7 Magic Islands: Through your presentations and writing workshops and all your books for children and young adults, you share your passion for the written word and the creative writing process. What’s the key to igniting that same enthusiasm for reading in students?

Story-magicKimberly Morris: Everybody – kids and grownups – knows a whole lot more about story and structure than they realize. This means they already have what it takes to become good writers and readers. They need to relax, have fun, and quit thinking that it’s rocket science or some mystical process or a cage match with grim death. My workshops demystify the process and help people tap into what they already know. Reading and writing are supposed to be fun – at least when you start. So I make it fun, and in the process, I manage to teach people a heck of a lot in 45 minutes.

7 Magic Islands: You’ve somewhat changed gears from author and presenter to publishing executive. You’re the founder and director of project development for Publishing Matters, a custom publishing company that produces books and printed materials for fundraisers, education and marketing for non-profit organizations. How did Publishing Matters come to be?

Kimberly Morris: PM has evolved a lot since its inception. It’s not just about printed matter. And it’s not just about nonprofits or education. It’s about content, in all forms and formats. And it’s about facilitating creative expression. There are lots of projects and meetings that don’t fit into a traditional publishing or writing instruction category, but they are interesting, profitable, fun and worthwhile. Publishing Matters is a vehicle for doing those projects. The end result might be a book. It might be a website. It might be a customized facilitated workshop. For many people, the experience of working on something that is creative or collaborative is enriching and not something they get to do on a daily basis. Figuring out what that collaboration is, how it works, and what the end result looks like, is what Publishing Matters does.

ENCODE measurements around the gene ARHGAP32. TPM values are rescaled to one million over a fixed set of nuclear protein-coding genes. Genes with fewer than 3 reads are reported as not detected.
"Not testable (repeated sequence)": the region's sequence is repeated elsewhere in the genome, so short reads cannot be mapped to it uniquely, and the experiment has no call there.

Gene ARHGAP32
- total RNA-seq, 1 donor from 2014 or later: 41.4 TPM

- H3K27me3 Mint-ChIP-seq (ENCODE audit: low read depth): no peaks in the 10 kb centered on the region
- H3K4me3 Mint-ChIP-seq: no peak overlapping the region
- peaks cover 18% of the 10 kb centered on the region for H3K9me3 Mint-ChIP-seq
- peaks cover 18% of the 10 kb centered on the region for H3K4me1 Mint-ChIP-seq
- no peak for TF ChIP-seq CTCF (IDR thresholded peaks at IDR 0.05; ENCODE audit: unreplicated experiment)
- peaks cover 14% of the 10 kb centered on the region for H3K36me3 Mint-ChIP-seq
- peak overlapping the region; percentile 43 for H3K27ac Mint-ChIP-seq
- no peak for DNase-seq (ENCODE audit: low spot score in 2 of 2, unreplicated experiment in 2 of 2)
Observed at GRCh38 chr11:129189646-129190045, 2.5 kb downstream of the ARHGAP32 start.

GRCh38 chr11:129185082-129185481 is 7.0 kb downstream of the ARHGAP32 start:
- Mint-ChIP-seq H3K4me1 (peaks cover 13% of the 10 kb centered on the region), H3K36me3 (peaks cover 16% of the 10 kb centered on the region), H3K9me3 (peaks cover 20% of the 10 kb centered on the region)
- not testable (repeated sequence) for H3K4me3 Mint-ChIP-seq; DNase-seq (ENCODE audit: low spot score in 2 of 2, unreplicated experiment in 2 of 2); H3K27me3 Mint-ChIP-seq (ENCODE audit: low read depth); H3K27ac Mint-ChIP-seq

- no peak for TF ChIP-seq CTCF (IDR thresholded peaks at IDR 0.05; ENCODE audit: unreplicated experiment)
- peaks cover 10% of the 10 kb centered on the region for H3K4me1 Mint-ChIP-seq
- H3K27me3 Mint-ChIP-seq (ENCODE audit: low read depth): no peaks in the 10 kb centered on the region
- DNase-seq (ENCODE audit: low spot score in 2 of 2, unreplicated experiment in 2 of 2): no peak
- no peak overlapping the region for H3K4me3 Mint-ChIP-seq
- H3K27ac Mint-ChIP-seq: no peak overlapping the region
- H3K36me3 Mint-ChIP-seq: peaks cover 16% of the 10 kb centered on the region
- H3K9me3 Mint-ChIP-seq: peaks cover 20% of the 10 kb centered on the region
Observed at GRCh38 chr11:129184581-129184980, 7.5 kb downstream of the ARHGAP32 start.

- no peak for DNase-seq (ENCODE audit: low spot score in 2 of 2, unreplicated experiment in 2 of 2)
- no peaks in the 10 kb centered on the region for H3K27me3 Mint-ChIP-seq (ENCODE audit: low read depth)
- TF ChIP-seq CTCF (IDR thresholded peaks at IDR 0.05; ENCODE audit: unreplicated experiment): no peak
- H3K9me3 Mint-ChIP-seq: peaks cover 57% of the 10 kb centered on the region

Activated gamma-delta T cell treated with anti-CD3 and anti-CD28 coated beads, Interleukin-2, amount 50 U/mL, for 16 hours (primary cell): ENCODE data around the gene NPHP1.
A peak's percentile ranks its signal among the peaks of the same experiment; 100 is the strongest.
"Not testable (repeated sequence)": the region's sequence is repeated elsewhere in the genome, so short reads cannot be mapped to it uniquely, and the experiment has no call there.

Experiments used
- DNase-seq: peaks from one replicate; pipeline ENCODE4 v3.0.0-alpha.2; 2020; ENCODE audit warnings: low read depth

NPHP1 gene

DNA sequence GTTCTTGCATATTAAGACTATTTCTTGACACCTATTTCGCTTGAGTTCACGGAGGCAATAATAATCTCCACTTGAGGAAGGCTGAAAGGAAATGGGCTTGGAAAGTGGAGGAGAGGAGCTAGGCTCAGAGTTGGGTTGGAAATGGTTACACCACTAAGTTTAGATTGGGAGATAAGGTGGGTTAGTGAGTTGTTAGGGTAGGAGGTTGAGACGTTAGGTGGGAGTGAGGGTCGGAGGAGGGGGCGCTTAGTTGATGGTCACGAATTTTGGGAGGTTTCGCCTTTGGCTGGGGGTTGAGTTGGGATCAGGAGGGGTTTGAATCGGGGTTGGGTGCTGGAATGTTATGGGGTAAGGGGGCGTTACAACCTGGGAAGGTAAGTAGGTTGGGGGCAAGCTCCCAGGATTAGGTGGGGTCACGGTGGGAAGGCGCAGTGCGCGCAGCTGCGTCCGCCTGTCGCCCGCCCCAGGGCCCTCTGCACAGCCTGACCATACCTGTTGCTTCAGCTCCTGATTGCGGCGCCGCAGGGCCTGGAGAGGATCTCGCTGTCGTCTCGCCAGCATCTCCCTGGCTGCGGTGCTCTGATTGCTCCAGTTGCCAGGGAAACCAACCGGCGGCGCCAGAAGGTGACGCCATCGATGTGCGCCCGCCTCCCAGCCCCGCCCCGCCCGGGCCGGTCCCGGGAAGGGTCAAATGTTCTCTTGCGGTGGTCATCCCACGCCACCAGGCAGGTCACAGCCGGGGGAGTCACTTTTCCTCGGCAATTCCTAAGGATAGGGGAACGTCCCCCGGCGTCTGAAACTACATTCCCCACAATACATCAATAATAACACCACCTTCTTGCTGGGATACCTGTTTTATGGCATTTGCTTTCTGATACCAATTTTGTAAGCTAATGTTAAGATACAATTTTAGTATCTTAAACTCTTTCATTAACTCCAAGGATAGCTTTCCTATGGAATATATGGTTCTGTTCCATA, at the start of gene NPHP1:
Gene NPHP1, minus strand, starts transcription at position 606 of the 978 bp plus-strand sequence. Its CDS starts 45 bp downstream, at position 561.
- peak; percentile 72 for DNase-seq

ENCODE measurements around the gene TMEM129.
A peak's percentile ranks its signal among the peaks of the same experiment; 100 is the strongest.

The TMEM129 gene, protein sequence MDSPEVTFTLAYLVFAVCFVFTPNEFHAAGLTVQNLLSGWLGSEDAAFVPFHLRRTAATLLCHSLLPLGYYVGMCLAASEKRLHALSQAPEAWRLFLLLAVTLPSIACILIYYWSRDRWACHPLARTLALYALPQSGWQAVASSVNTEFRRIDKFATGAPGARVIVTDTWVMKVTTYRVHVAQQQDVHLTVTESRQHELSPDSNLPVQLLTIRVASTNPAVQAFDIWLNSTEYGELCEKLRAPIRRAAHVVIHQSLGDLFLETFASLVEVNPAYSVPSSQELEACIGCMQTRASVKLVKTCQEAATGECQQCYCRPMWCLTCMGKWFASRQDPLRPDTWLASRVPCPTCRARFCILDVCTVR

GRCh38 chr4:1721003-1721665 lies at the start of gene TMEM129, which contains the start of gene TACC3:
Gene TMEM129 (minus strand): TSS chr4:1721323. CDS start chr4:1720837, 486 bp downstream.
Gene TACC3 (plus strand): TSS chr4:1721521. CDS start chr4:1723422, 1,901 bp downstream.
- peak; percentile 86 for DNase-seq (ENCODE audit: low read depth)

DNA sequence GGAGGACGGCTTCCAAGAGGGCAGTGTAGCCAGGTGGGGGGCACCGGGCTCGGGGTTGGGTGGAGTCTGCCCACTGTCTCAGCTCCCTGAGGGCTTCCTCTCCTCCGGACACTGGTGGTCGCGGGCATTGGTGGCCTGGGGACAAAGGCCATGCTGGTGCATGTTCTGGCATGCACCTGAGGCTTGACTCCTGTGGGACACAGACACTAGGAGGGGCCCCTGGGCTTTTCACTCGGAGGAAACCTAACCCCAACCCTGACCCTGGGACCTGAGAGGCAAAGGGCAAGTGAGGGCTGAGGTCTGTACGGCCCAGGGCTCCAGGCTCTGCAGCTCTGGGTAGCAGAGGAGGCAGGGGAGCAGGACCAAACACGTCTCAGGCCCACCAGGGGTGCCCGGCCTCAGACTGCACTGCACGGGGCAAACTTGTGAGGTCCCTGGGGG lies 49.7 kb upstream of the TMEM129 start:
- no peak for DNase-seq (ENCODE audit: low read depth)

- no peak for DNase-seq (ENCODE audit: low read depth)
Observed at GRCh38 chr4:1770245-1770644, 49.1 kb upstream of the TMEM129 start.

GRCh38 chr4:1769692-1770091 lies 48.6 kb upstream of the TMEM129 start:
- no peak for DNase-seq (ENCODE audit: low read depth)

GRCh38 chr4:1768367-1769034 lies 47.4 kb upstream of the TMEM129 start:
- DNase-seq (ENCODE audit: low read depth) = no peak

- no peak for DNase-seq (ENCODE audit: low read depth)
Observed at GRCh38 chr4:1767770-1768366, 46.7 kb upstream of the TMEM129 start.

7 Magic Islands: Between your presentation work and your position with Publishing Matters, you’re clearly a very busy woman. It’s been a few years since you’ve published a book, according to our research. Do you have any plans for your future as an author?

Kimberly Morris: Always! I’m working a couple of books – one is a “dystopian YA” (Yeah! I know. Me and everybody else.) The other one is a funny series for tweens. And I recently did some story work for a computer game company – which was really interesting and I hope to do more.

I find myself coming full circle – moving back to where I started. Over the last two years, I have spent most of my creative time on music, lyrics, theater – and stuff that rhymes. The result is that I’m working on a children’s book with illustrator and designer Seymour Chwast – which is totally an honor and a thrill. It’s about hats. And it rhymes. I’ve also spent a lot of time on my own “American Songbook” – rearranging traditional melodies, reworking them, finding new and interesting variations on old themes, and weaving them into a theatrical story.

As for Publishing Matters – I enjoy doing manuscript evaluations and I will soon have a site set up for marketing critique services.

7 Magic Islands: Writing, publishing and presenting must take up a great deal of your time. When you’re not working, how do you like to spend your days?

Kimberly Morris: I like to read. I like to sleep. I like to eat. I like to binge watch TV shows like Breaking Bad and Justified. I like to walk my dogs. I like to go to the theater. I like to get dressed up and go out to lunch. I like to get dressed up and go anywhere, really. Especially if I can wear a hat.

7 Magic Islands: You’ve written more than 60 books, been involved in television production, established a publishing company…there are quite a few highlights in your career and big names on your resumé. Looking back on your career so far, what makes you most proud?kimberly_morris

Kimberly Morris: What makes me proud? Hmmm…I’m proud that I’ve had an opportunity to meet and work with so many talented and smart people – young and old, amateur and professional. It’s been an honor and a never-ending adventure.

 

To learn more about Kimberly Morris, her books, presentations and Publishing Matters, visit her online at www.kimberlymorris.com or www.publishingmatters.com.